Doubt with Unix Command

Hi Experts....
I have a unix command :-df -k /tmp | tail -1 | nawk -F' ' '{print $NF," ", $4}' | sed 's/.$//'
Can anyone explain this bit by bit.
Please help...
Who is Participating?
PapertripConnect With a Mentor Commented:
df -k /tmp -- get file system usage in kilobytes for /tmp
tail -1 -- show last line of output only
nawk -F' ' '{print $NF," ", $4}'  -- using a space as a separator, print last column in line followed by a space followed by 4th column
sed 's/.$//' -- delete last character of line
df -k /tmp shows partition usage in kilobytes for /tmp
tail -1 prints just the last line of the command above
nawk -F' ' '{print $NF," ", $4}' prints the last field then the 4th field
sed 's/.$//' converts from DOS format to Unix format i.e. from CR/LF to LF (Carriage Return / Life Feed)

It will give the mount point and the amount of 1k blocks available
Gerwin Jansen, EE MVETopic Advisor Commented:
df - displays free space on filesystem that has /tmp -k means show result in Kb

vmplanet@ubuntu-vm:~$ df -k /tmp
Filesystem           1K-blocks      Used Available Use% Mounted on
/dev/sda1             15775132   4076812  10896992  28% /

tail -1 will show you the last line of the output above eg:

/dev/sda1             15775132   4076812  10896992  28% /

(n)awk will use a ' for a field separator and will print the number of fields on each line (1 in this case) then a space " ", then the 4th field (10896992) - FS is not needed in my example as the default field separator (space) will work just fine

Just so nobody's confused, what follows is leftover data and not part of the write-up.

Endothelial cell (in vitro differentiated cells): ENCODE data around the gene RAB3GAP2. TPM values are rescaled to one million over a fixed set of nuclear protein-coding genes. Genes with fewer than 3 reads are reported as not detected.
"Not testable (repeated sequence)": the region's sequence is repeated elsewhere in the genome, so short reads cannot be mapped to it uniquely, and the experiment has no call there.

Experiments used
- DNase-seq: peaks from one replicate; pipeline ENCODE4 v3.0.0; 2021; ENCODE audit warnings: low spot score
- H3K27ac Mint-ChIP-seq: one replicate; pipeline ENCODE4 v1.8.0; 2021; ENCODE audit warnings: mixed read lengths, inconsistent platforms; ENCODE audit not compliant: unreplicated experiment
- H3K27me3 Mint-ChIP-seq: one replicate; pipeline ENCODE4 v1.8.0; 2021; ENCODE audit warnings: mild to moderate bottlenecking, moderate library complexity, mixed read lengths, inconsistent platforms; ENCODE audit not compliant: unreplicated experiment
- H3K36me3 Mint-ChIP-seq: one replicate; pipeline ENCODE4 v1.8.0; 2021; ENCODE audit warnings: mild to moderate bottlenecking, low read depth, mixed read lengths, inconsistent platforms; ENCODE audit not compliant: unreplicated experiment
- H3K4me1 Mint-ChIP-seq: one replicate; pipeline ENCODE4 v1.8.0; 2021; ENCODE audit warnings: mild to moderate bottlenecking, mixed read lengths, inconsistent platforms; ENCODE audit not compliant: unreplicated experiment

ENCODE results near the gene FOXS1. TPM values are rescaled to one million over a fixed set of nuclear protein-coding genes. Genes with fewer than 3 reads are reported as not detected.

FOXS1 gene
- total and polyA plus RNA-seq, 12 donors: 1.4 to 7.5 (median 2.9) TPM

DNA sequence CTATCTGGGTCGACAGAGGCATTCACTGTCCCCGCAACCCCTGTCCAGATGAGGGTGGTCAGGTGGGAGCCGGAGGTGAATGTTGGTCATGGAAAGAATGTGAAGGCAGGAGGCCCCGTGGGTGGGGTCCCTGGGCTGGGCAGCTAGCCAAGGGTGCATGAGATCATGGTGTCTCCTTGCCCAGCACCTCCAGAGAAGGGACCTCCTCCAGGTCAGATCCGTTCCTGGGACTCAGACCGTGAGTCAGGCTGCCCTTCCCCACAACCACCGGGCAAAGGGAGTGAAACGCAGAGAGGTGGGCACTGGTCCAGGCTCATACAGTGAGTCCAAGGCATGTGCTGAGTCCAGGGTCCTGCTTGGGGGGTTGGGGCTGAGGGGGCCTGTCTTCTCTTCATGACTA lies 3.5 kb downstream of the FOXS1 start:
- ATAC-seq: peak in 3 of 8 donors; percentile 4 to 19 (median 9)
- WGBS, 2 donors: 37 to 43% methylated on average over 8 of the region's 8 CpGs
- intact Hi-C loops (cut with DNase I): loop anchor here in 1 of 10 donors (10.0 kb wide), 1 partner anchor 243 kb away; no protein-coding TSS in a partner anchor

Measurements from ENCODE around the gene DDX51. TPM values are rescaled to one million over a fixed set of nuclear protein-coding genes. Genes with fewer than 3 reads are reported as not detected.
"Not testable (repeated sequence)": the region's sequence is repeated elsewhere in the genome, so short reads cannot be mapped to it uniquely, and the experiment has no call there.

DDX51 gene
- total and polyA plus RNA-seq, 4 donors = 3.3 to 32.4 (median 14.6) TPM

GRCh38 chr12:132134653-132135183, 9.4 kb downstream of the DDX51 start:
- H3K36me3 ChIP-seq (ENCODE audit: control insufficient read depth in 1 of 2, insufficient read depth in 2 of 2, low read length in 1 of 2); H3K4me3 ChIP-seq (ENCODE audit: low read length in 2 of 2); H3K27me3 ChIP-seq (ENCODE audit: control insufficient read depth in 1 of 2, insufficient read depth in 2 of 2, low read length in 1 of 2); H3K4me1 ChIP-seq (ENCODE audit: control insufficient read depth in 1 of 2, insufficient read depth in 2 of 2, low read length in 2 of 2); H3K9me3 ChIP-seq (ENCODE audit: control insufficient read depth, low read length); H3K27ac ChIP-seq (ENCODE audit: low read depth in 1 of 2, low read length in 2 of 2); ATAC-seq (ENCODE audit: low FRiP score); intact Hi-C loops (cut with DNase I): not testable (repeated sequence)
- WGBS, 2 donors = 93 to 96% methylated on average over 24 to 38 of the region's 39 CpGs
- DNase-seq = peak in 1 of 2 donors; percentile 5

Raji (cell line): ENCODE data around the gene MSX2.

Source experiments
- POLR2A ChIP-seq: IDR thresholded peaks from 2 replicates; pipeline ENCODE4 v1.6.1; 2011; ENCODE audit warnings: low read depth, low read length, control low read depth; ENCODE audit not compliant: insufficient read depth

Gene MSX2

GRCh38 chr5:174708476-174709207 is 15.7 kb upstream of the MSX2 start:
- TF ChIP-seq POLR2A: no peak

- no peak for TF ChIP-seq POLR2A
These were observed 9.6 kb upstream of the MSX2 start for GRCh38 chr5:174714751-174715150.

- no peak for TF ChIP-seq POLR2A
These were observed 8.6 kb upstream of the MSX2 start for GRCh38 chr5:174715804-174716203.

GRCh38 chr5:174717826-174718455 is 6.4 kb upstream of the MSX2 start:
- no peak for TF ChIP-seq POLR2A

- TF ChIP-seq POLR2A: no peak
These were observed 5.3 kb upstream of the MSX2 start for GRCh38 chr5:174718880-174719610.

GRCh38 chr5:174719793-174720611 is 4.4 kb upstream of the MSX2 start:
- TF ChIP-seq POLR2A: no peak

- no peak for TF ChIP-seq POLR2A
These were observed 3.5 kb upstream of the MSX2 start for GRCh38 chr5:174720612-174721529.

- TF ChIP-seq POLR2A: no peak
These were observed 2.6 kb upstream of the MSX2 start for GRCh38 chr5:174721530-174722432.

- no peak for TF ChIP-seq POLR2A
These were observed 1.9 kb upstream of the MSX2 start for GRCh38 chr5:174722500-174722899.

sed will search .$ and replace this with nothting (don't know why this is done here).

If you want to see what the command is doing for you, start with the first command only, then add one command at a time, like this:

df -k /tmp
df -k /tmp | tail -1
df -k /tmp | tail -1 | nawk -F' ' '{print $NF," ", $4}'
df -k /tmp | tail -1 | nawk -F' ' '{print $NF," ", $4}' | sed 's/.$//'

Compare the output of each next line with the previous.
Kamaraj SubramanianApplication Support AnalystCommented:
you dont have to use tail and sed commnad.

$ df -k /tmp | nawk '{a=$NF;b=$4;c=$5;}END{print a, b, c}'                                                                                         
/tmp 1538016 56%

Open in new window

If you dont want percentage, then use this.

$ df -k /tmp | nawk '{a=$NF;b=$4;c=$5;}END{print a, b, substr(c,1,length(c)-1)}'                                                                   
/tmp 1538016 56

Open in new window

I agree - Papertrip got there first
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